The Time History's Greatest Inventors Started A War Against Each Other
12 de enero de 2018Sara Araujo
Two of the most important characters in science history had a neverending feud that changed technology.
I’m pretty sure that if I ask you if you know a certain man named Thomas Alva Edison, you’ll jump in and answer, “Hell yes!” But, what if I say a less popular name, like Nikola Tesla? Does it ring any bell? Well, it’s no surprise that many people know Tesla from Elon Musk’s amazing cars, although the only thing that those cars and Nikola have in common is the last name. If you think you don’t need to know who he is, think again.
While this man isn't as popular in contrast with Edison, he was one of the greatest physicists in the nineteenth century, and I would dare to say, one of the best in history, even more that Edison himself. In fact, Tesla and Edison were very close, until they started hating each other's guts and started a kind of war against each other. If you're curious about this, then let me tell you the story of one of the biggest science feuds you have to know about.
Nikola Tesla (left) and Thomas Alva Edison (right).
It all began when electricity as we know it today was still being developed. During the late years of the nineteenth century, there were two particular men who were highly attracted to this new technology but from very different perspectives. One of them was Thomas Alva Edison. By that time, he was working on improving his Direct Current generators and motors but seemed to be stuck with certain calculations along the way. Enter Nikola Tesla, a Serbian-American engineer who offered to help Edison in exchange of a large amount of money (how does a million dollars sound to you?). Everything was going apparently well, until Tesla finished his work, and Edison decided not to pay him. Seeing inventions and discoveries as something to be passionate about, Nikola didn’t care much for the money, and continued working on his own research. He did it for the sake of science itself, contrary to Edison, who also loved science, but thought of it as a profitable area. The real issue arrived after this first altercation, when Tesla developed an alternative to Edison’s direct current. It was literally called "Alternating Current," and it started one big feud between these two inventors.
Thomas Alva Edison
First, let me explain you each one of these technologies. Direct current is a unidirectional flow of electric charge that can be used for batteries and electronic systems, for example, your phone’s battery. It contains an electrically charged device that lets you use your gadget for hours (until the charge is completely used). This is where alternating current comes in handy, since it is a flow of electric energy that periodically reverses direction (contrary to direct currents). This second kind of current can deliver bigger flows of electricity than the direct option, and it can travel long distances to do so. This alternating current is often used for corporate buildings, homes, and schools for computers, refrigerators, microwave ovens, telephones, televisions, and other electronic gadgets. You can have access to it from the wall sockets. Okay, now back to the story.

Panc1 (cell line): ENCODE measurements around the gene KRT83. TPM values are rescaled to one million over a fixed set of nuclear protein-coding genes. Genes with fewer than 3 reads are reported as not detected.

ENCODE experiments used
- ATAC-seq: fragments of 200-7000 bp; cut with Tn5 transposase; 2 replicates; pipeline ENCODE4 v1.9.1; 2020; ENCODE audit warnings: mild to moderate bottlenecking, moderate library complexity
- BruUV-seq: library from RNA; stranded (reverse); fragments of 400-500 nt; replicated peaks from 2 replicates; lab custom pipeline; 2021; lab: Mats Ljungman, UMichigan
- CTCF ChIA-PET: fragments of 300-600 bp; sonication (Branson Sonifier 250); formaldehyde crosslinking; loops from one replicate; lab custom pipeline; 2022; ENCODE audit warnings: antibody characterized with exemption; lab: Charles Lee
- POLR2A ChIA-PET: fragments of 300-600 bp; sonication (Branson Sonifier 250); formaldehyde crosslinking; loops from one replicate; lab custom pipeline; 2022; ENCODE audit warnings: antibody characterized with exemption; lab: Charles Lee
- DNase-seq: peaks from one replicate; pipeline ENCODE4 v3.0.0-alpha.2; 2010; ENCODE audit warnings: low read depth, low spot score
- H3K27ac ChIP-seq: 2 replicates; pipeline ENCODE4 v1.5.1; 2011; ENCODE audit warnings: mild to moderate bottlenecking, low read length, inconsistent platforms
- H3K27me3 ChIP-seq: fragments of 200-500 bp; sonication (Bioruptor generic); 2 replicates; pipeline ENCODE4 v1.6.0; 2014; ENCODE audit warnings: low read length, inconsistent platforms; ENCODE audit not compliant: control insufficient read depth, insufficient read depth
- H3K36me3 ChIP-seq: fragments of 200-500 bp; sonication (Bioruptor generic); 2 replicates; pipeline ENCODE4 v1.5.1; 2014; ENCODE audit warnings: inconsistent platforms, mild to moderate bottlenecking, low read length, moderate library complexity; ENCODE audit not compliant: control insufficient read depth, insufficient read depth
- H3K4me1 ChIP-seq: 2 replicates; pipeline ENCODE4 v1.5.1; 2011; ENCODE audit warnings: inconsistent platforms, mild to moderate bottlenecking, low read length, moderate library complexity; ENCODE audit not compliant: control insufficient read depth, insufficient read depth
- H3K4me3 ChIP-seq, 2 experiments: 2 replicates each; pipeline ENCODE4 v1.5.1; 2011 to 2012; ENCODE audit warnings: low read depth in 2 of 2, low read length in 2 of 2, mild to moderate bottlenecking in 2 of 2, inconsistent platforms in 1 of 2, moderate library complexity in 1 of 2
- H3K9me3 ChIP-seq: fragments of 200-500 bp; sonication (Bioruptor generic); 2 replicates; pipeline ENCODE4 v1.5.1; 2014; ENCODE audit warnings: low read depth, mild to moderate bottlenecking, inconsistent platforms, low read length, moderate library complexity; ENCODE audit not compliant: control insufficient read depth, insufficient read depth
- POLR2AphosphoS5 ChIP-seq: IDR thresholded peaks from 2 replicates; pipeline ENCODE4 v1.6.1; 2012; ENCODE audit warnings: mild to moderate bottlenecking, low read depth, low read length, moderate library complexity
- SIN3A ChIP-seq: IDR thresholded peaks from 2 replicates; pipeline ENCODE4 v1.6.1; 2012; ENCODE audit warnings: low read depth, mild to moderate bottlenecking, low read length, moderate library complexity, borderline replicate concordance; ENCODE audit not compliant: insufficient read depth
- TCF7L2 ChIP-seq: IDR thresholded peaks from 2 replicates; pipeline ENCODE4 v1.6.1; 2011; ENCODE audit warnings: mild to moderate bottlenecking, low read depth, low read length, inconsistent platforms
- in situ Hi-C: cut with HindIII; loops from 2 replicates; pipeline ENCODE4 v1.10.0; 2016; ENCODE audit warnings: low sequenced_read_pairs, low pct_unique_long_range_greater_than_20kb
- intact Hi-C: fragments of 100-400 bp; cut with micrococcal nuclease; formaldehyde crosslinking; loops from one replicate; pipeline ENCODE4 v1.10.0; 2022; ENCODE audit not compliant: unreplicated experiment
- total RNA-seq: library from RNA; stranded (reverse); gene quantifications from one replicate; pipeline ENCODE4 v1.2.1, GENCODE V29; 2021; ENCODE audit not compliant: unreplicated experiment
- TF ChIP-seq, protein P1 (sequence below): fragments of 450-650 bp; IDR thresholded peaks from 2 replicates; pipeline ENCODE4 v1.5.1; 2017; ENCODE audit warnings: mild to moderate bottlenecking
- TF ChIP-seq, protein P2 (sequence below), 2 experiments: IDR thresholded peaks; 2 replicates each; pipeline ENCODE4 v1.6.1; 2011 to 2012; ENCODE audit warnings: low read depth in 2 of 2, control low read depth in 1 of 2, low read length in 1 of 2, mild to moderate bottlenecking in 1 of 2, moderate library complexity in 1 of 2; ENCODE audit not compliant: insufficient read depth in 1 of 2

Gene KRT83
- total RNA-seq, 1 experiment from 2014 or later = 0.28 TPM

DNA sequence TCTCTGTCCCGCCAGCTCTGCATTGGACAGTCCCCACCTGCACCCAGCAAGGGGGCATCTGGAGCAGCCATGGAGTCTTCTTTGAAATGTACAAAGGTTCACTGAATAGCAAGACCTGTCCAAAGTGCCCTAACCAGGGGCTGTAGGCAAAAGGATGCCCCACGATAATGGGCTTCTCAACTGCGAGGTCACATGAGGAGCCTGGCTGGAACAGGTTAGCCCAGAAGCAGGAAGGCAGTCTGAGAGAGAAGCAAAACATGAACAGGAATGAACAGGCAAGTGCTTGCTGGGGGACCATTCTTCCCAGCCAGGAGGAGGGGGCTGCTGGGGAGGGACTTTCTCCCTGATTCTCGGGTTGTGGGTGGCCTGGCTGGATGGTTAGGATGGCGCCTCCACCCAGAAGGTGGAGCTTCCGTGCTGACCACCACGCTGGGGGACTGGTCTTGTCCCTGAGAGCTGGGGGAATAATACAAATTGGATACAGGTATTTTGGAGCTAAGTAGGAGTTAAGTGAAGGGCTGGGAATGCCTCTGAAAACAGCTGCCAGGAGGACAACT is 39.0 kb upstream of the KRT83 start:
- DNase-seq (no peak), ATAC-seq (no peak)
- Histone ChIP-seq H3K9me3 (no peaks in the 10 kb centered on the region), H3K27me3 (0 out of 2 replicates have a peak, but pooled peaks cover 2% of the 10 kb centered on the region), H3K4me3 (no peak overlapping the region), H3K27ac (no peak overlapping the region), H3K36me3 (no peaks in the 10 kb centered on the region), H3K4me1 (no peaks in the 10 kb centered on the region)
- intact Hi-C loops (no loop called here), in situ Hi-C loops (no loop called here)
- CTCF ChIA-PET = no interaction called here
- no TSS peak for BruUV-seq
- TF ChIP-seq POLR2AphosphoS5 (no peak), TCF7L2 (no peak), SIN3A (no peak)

Edison was positive about using direct current. In fact he thought it was the only way to go. At that time, he saw Tesla’s alternating current as dangerous, impractical, and a possible threat to his business. So he started a campaign to slander Tesla’s work. It all began with misinformation being spread, but it didn’t seem like enough for his purpose. So, instead, he took the alternating current and used it on living animals (which were eventually killed because of these experiments) to prove others how harmful it could be. Tesla profoundly believed in his work. He knew it wasn’t dangerous if it was used correctly, and although he wasn’t as sharp as Edison in the business world, he had his ways too.
For the Chicago World’s Fair in 1893, General Electric had announced they were bidding to electrify the fair with the best proposal they could find, and guess who were offering their current based energy? GE bid to Edison’s direct current for $554,000, but eventually lost to George Westinghouse’s proposal, who claimed to provide enough power for only $399,000 (using Tesla’s alternating current, of course). Edison couldn’t believe this was actually happening, but he kept on working on his strategies to wipe Tesla’s invention out. One of his employees saw the utility of having alternating current as a dangerous weapon and eventually developed what we know today as the electric chair (although if you use enough direct current, people can die too).
While he showed how powerful and hazardous alternating current was, he failed to make it unpopular. Actually, Tesla’s alternating current became more and more popular. That same year, the Niagara Falls Power Company gave an award to Westinghouse (sadly not Tesla himself because, for unknown reasons, he never licensed any of his inventions) for Tesla’s polyphase AC induction motor patent, a powerful generator that used the Niagara Falls as a source of energy.
Statue of Nikola Tesla, in front of the Niagara Falls.
This constant fight to prove each other wrong never really ended. More inventions were developed, both Edison and Tesla eventually died, and their respective currents were still used against each other for a while. However, now we know both inventions are equally important and relevant. Even though today we mainly use energy powered by alternating currents, recent technological developments run on direct currents, such as solar cells and electric vehicles (ironically, that's the case of Elon Musk’s Tesla). The real problem at that time was that both Edison and Tesla were adopting different perspectives to achieve the same goal: make the most of electricity.
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